2:12 … They will perish like the beasts, [13] suffering hurt for the hurt they have inflicted.

2:13 … while they sit with you at table they are an ugly blot on your company …

2:14 They have eyes for nothing but loose women, eyes never resting from sin.

2:14 … God’s curse is on them!

2:15 They have abandoned the straight road and gone astray.

2:19 They … are themselves slaves of corruption, for people are slaves of whatever has mastered them.

2:21 Better for them never to have known the right way, than, having known it, to turn back and abandon the sacred commandment entrusted to them!

Looking back on the chapter from the end was suddenly very upsetting: the anger, the accusation (I have abandoned, I have turned back) even rejection (it would have been better for me never to have tried).

Well that was a fortnight ago and I have calmed down a bit. Reading now, from a distance, I can see Peter’s special anger directed at people who were leading others away from the light. That invites me to think about how I am leading people (mainly my son, I suppose) astray by my example or the things I say — and whether I can help lead people towards the light.

I also notice (or plead!) the difference between purposely abandoning the way, and falling or straying by accident or weakness. I sometimes think of sin as weakness, illness or confusion, while evil is a more conscious turn not just away but against the light. I am having trouble extricating myself from sin, but I don’t think I am evil. I think Peter’s anger is directed at people who are evil.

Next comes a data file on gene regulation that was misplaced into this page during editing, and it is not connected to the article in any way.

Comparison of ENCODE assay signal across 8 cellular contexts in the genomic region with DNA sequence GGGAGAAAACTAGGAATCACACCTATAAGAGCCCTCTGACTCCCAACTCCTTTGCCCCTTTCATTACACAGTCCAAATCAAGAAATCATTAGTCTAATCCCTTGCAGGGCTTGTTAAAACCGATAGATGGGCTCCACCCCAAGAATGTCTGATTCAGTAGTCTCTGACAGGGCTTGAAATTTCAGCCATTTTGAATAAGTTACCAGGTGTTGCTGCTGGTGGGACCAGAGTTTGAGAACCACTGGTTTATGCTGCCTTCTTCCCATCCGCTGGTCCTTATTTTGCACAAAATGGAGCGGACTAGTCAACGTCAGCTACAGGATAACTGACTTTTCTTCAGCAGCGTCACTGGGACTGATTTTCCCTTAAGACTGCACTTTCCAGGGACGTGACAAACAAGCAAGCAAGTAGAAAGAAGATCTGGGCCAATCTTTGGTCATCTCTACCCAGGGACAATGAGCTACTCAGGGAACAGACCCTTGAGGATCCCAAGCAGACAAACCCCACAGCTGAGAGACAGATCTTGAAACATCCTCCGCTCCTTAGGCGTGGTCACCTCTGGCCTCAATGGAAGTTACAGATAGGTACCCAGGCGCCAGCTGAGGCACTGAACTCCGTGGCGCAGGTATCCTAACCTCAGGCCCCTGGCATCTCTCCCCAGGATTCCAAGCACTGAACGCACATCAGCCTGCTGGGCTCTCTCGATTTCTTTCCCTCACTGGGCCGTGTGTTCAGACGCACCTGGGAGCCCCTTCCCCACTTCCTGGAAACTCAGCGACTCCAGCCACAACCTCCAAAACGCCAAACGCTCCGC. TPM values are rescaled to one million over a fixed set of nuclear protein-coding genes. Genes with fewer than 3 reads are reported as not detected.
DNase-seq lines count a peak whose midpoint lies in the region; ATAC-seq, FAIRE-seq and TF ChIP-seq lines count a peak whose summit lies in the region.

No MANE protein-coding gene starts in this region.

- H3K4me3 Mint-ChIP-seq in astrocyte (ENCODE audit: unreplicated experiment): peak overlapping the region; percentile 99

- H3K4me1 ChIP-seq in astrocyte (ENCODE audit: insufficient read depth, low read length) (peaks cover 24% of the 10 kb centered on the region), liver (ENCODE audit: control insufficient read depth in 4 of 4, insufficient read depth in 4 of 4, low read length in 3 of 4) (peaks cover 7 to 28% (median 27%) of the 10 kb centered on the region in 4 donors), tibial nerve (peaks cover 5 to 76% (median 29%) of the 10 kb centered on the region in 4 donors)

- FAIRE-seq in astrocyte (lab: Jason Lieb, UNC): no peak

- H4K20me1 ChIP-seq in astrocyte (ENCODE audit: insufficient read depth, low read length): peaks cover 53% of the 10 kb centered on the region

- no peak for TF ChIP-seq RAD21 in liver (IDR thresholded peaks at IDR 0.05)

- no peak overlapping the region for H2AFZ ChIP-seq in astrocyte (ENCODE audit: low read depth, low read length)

But … I had a very successful Lent, and I continued the regime afterwards as the “new normal”. In mid-May (just before the reading group started 2 Peter), I was away on business for a few days, and I *decided* to give myself a “break” from this new normal. I have been struggling to get back into it ever since. I turned away.

Jesus Inside

In How can I be a good husband? I wrote:

Jesus is inside her and when she speaks to me, Jesus speaks to me. Loving and supporting my wife is loving and supporting Jesus.